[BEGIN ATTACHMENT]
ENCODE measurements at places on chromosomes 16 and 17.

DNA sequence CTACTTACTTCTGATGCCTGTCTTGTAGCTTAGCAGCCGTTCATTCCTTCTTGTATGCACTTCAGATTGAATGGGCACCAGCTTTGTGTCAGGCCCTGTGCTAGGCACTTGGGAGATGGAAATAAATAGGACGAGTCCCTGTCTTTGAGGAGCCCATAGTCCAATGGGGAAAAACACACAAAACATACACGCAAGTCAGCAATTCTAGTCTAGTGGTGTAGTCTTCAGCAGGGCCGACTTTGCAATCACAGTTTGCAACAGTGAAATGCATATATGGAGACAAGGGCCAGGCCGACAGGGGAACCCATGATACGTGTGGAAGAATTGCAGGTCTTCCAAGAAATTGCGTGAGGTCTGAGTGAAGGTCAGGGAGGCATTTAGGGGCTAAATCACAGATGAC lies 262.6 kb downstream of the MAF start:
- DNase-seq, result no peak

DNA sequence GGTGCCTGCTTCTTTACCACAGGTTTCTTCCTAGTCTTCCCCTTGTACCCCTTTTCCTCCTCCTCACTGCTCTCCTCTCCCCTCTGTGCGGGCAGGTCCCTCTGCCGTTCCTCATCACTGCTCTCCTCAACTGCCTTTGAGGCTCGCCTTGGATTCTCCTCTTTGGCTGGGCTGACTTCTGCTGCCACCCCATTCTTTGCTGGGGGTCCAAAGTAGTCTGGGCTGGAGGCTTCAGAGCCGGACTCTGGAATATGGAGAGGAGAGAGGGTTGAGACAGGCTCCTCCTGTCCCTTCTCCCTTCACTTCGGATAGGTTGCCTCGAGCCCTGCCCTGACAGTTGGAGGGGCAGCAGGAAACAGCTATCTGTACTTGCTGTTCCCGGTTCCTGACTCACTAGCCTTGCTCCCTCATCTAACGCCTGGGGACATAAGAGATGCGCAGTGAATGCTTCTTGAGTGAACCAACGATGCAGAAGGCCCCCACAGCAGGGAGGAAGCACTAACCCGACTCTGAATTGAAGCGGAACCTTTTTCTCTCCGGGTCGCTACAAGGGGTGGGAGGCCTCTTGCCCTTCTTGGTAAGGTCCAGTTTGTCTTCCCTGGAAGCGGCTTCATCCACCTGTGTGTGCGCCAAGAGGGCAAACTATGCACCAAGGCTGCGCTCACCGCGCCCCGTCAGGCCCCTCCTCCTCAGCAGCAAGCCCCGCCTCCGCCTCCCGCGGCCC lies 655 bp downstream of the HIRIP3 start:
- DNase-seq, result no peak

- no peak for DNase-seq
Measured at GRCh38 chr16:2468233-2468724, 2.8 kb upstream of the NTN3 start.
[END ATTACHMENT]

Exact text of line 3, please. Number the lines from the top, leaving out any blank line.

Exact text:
- DNase-seq, result no peak